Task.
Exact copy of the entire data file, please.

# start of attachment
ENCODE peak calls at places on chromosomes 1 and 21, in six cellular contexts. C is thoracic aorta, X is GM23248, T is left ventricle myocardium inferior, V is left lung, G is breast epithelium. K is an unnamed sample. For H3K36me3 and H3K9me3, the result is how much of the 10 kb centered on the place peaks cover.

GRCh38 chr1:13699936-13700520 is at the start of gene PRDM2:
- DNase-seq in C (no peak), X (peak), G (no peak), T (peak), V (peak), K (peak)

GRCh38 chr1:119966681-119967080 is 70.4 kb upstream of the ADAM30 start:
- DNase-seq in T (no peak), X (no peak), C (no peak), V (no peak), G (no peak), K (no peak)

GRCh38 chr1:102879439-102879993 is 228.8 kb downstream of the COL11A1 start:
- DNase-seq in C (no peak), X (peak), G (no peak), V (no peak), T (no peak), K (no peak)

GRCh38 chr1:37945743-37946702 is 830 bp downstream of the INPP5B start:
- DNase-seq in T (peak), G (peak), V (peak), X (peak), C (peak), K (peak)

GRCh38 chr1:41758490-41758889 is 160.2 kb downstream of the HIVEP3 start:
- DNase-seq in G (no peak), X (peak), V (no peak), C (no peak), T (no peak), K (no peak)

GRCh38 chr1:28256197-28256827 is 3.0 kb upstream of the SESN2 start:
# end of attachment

ENCODE peak calls at places on chromosomes 1 and 21, in six cellular contexts. C is thoracic aorta, X is GM23248, T is left ventricle myocardium inferior, V is left lung, G is breast epithelium. K is an unnamed sample. For H3K36me3 and H3K9me3, the result is how much of the 10 kb centered on the place peaks cover.

GRCh38 chr1:13699936-13700520 is at the start of gene PRDM2:
- DNase-seq in C (no peak), X (peak), G (no peak), T (peak), V (peak), K (peak)

GRCh38 chr1:119966681-119967080 is 70.4 kb upstream of the ADAM30 start:
- DNase-seq in T (no peak), X (no peak), C (no peak), V (no peak), G (no peak), K (no peak)

GRCh38 chr1:102879439-102879993 is 228.8 kb downstream of the COL11A1 start:
- DNase-seq in C (no peak), X (peak), G (no peak), V (no peak), T (no peak), K (no peak)

GRCh38 chr1:37945743-37946702 is 830 bp downstream of the INPP5B start:
- DNase-seq in T (peak), G (peak), V (peak), X (peak), C (peak), K (peak)

GRCh38 chr1:41758490-41758889 is 160.2 kb downstream of the HIVEP3 start:
- DNase-seq in G (no peak), X (peak), V (no peak), C (no peak), T (no peak), K (no peak)

GRCh38 chr1:28256197-28256827 is 3.0 kb upstream of the SESN2 start: